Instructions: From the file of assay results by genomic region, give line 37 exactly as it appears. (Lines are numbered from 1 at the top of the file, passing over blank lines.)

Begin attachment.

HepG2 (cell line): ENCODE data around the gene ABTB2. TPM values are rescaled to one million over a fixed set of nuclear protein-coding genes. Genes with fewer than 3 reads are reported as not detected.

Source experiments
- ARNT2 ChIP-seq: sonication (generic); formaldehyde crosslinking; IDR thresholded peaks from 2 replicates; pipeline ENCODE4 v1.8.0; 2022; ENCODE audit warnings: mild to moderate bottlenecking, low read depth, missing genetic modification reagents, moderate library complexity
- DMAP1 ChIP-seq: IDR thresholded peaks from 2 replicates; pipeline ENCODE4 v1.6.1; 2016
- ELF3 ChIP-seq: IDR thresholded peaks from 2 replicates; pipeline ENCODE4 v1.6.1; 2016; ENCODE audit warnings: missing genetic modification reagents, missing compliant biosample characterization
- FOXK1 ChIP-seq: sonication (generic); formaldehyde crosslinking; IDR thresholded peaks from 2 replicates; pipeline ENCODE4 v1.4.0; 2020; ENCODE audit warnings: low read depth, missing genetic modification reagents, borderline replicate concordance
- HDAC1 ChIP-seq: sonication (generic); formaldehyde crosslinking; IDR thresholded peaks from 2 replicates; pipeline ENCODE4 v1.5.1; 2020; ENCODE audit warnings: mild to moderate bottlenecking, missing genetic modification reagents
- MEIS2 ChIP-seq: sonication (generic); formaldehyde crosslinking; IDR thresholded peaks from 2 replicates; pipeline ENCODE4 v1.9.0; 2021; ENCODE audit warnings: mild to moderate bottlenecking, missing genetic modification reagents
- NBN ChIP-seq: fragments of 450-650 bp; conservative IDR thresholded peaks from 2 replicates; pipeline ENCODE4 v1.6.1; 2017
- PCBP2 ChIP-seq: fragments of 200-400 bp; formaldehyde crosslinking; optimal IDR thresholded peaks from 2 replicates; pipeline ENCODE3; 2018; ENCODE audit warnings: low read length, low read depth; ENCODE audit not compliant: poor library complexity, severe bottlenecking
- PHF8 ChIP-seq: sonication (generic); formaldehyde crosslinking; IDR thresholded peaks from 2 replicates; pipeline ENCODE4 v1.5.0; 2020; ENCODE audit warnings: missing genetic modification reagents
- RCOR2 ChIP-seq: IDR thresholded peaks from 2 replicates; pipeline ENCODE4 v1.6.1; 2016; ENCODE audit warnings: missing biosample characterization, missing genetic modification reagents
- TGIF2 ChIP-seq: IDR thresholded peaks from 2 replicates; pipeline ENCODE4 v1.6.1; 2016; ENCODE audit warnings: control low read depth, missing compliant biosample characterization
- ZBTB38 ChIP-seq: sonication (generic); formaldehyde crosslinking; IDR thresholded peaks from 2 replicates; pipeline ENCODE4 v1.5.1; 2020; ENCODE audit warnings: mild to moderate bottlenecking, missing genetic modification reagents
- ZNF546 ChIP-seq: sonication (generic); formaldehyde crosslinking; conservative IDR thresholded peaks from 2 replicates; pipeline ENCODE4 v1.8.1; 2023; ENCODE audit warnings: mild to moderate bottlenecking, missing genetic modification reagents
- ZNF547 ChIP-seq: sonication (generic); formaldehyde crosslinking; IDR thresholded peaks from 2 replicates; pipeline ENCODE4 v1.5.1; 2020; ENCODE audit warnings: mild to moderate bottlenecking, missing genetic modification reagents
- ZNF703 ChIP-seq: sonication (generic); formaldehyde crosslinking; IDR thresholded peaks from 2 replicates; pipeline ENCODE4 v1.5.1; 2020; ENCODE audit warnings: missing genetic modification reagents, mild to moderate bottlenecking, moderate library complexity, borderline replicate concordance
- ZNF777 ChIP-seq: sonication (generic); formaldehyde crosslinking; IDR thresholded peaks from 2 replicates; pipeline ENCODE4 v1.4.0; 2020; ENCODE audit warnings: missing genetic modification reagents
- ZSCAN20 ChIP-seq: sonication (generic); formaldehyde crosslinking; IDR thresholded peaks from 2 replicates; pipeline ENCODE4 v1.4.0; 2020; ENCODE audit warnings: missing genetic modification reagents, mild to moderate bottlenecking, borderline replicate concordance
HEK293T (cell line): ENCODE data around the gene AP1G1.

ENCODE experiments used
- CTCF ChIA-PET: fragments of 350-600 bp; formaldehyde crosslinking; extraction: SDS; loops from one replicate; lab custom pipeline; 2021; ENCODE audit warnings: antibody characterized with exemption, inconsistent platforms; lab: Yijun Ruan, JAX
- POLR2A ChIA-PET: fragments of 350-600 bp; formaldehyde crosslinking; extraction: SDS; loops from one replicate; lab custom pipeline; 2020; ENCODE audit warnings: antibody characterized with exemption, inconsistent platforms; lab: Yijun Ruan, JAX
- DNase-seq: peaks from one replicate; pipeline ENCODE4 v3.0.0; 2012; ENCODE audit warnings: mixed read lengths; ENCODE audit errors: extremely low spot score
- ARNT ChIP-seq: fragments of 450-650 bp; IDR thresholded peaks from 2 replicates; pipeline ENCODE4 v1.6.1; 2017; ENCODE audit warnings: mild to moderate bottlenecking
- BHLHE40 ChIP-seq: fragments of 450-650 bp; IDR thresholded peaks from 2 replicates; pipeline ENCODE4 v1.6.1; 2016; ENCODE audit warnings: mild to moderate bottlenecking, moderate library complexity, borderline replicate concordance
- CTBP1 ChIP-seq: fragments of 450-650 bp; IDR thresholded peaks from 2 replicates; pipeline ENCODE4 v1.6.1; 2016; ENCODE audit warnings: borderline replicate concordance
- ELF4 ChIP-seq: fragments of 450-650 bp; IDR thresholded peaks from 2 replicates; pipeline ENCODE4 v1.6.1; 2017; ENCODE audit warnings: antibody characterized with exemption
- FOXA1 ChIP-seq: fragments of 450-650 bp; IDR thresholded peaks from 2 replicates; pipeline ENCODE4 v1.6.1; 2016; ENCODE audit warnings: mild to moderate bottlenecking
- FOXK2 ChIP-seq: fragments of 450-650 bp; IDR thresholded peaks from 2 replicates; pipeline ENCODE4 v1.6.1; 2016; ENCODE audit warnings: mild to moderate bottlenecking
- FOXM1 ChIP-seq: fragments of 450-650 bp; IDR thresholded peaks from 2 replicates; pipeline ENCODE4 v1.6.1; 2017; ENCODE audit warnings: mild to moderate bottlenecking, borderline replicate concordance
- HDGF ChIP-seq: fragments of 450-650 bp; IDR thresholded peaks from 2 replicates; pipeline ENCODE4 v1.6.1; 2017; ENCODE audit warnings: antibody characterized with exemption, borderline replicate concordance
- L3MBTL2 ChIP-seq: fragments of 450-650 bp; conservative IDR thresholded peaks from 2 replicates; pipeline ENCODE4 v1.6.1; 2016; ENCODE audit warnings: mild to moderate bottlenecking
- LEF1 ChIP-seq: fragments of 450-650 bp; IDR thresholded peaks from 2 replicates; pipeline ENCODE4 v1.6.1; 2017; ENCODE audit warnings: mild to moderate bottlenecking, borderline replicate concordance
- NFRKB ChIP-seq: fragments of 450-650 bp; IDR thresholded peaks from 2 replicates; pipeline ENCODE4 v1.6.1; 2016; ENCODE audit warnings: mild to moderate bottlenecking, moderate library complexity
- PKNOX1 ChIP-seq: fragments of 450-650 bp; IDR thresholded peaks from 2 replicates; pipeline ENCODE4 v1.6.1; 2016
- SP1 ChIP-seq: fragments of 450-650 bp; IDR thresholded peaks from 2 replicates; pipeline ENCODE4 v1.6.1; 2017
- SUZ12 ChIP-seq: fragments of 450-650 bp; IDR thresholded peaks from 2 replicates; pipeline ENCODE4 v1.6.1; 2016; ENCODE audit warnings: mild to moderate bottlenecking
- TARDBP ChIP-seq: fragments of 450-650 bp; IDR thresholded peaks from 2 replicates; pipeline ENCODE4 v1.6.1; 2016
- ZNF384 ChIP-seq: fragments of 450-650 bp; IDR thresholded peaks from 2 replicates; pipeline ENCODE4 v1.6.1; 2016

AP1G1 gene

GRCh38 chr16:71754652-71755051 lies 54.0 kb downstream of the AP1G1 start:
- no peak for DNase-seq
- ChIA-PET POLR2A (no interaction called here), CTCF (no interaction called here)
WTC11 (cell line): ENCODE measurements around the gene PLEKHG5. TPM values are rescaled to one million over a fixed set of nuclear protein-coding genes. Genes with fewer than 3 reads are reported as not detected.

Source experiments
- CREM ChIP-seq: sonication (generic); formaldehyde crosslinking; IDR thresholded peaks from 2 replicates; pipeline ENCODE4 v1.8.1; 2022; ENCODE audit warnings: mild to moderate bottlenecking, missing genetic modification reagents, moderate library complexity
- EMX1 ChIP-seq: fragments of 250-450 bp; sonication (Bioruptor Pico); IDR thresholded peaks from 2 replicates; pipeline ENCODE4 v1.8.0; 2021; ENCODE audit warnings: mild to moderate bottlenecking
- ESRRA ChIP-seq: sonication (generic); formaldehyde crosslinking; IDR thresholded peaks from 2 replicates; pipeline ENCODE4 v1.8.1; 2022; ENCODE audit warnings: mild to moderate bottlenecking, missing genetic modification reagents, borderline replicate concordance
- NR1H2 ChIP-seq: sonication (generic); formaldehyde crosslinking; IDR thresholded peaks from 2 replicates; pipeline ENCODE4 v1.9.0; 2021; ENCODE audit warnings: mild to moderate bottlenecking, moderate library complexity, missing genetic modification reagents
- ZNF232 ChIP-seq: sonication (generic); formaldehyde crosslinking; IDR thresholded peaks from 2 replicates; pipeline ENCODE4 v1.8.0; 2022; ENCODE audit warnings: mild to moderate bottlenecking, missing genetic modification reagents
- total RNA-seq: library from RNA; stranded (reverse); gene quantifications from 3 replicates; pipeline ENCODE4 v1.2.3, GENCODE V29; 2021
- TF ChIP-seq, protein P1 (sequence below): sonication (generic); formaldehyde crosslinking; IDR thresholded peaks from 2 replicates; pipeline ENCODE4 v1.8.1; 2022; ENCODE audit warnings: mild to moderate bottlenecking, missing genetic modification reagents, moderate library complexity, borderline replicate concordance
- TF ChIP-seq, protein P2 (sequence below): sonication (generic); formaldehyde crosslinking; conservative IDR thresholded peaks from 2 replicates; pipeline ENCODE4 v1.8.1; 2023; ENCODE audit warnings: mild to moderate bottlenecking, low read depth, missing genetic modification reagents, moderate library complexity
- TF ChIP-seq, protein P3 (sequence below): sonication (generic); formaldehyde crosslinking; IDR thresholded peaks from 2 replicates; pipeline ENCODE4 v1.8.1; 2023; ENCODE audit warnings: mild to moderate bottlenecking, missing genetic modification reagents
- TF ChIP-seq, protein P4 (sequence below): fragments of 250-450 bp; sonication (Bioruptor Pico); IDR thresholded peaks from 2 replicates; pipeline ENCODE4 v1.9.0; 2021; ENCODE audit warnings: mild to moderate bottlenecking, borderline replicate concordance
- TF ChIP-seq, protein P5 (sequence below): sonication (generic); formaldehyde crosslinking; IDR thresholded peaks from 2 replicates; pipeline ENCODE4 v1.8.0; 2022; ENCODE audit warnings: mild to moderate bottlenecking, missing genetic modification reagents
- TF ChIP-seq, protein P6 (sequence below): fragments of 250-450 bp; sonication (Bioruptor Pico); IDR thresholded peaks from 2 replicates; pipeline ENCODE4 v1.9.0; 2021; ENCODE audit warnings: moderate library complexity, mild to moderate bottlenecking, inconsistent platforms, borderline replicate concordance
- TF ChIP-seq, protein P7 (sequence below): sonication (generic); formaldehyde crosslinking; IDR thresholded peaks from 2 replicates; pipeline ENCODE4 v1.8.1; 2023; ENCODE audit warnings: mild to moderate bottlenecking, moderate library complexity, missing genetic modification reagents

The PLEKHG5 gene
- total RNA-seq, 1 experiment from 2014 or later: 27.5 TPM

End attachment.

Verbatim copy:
- SP1 ChIP-seq: fragments of 450-650 bp; IDR thresholded peaks from 2 replicates; pipeline ENCODE4 v1.6.1; 2017